Monday, August 13, 2007

well-behaved women

Kyla wrote an interesting post today as she was processing the movie "Becoming Jane," which I would love to go see. Here is the part I found very interesting (hope you don't mind being quoted, Kyla!)

"This is off topic with the movie but I found it odd when I joined the blogging world that Jane Austen and her characters are held as the role model for femininity and "Biblical Womanhood". I always loved her books and her heroines for their non conformity and their independent thinking. Yes, they were feminine and and they adhered to the social expectations but deep down they were always looking for something more than what society could offer to them. Isn't that why we choose the books we love so much?

I have never met a woman who wanted to be Beth March or Diana Barry or Melanie Hamilton or Mary
Ingalls or Jane Bennett. We always relate to the women who are different and whose aspirations exceed those limitations set upon them by circumstance and society. Does anybody else find this to be true? If we were going to use these novels as a guidebook to how to live right, then we should look at the side characters rather than the leading ladies as our role models. Maybe I am missing why people have chosen this time period to be the standard by which we should live."

Jane Austen's time period was one of women not afraid to be feminine, and of polite, gentle manners that appeal to lots of bloggers, that is for sure. But I think Kyla's right - they miss the part about the heroine's fight against that very society. The women who rebel always seem to be the ones who end up happiest. The submissive ones have sad stories. Think of Diana Barry - didn't she end up in an unhappy marriage and eventually widowed, never having done or seen anything except the town where she was born? Mary Ingalls really did get scarlet fever (is that right?) and went blind. Jane Bennett might be a role model, she was just quiet and therefore hard to fully understand and relate to. She at least ended up with a good man and a happy life.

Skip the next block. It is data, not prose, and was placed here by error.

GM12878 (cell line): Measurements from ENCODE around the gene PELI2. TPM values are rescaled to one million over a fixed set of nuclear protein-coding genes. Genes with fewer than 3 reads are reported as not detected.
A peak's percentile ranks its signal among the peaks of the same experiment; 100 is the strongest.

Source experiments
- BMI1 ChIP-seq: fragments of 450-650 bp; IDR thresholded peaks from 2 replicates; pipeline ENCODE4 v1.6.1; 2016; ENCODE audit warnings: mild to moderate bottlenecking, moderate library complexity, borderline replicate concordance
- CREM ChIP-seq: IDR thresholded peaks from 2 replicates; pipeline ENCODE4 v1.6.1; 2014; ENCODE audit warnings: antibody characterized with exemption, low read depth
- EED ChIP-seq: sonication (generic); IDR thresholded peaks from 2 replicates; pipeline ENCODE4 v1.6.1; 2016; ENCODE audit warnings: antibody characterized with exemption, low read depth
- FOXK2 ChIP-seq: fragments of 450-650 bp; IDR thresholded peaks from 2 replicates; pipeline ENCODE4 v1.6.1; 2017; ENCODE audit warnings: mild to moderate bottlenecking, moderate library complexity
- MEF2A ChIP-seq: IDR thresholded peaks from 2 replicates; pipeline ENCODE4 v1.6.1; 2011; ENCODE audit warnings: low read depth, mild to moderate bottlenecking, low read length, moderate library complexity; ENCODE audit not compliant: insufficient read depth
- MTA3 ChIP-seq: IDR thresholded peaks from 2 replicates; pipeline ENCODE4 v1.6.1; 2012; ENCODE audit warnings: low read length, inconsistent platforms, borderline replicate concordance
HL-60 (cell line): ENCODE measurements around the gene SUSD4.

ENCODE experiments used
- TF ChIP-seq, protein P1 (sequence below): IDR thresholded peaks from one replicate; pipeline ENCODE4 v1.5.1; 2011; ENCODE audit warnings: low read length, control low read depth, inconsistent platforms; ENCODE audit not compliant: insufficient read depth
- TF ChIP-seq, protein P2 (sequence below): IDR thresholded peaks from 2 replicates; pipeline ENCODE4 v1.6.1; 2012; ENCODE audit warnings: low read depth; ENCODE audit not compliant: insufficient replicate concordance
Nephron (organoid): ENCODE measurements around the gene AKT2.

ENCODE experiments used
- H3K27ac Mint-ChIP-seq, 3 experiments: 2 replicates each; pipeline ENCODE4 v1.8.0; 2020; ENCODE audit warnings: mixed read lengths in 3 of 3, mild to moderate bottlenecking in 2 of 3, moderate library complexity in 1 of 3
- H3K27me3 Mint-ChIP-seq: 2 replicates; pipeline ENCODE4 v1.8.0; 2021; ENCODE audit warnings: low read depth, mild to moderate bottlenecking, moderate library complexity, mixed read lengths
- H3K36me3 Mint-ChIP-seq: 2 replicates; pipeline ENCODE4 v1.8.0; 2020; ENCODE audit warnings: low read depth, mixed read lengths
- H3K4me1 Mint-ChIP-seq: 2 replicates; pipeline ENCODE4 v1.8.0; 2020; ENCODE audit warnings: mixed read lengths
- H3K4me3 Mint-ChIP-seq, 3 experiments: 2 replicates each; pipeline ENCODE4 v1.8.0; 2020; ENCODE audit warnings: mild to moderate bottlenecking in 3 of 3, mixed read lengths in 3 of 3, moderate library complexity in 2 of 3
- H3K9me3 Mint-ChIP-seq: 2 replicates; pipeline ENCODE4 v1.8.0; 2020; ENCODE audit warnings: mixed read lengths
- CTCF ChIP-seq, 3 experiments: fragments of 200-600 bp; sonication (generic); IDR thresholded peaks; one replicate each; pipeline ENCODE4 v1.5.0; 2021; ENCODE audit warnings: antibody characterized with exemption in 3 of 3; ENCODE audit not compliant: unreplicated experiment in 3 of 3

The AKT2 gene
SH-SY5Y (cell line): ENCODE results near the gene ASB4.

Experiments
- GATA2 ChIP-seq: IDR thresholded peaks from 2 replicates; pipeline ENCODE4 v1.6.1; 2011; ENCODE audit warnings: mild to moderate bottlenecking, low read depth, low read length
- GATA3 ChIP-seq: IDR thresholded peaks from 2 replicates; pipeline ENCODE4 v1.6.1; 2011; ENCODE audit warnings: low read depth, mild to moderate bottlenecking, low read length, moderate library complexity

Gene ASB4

The rebellious ones appeal to us, I think, because women (and men, for that matter) long for adventure in life. In the words of John Eldredge, "to have an irreplaceable part in a grand adventure." We want the rebellious ones to win, because it somehow validates our own desperation with...monotony.

I have always liked that bumper sticker that says, "Well-behaved women rarely make history."

I have thought about this stuff a lot lately though, and the fact is, caring for my husband, staying home with my kids, leading a quiet, peaceful existence and daily pursuing a deep relationship with God IS counter-culture right now. Nobody tells us that keeping our marriage strong and raising our kids to be people of God is a higher calling than saving the world, but I believe it is!


  1. Hi SaraKay,

    I came here from Kyla's. I like your take on this as well. I was not aware of your description of Diana Barry though. (Anne Shirley's childhood friend Diana?) Anyway, totally off topic I saw in your profile about gluten free cooking-that totally piqued my interest as I have a gluten sensitivity.

    So just wanted to say hello and introduce myself. Hope you have a good day.

  2. Sara,

    I love the quote about Well-behaved women...its one of my favorites.

    I think that by fighting the norms and spending time with your daughters you are exhibiting the same traits that we love in our heroines. Essentialy that is all that they really wanted, to be who they were meant to be and to do what made them happy whether it fit in with society norms or not. You are following your heart and showing your daughters true independence. I think that Elizabeth Bennett and Jo March would be proud!!

    Oh and I loved that I was quoted!!

  3. Hi Annie,
    Yes, that comes later in the Anne of GG books... My little Hannah has a gluten sensitivity. Nice to meet you!

    If I can just quit running around long enough to moderate my comments... :) That's a really good point that I hadn't thought of - they weren't trying to prove anything, they just wanted to be themselves. I think I might be guilty of trying to prove something far too often. :)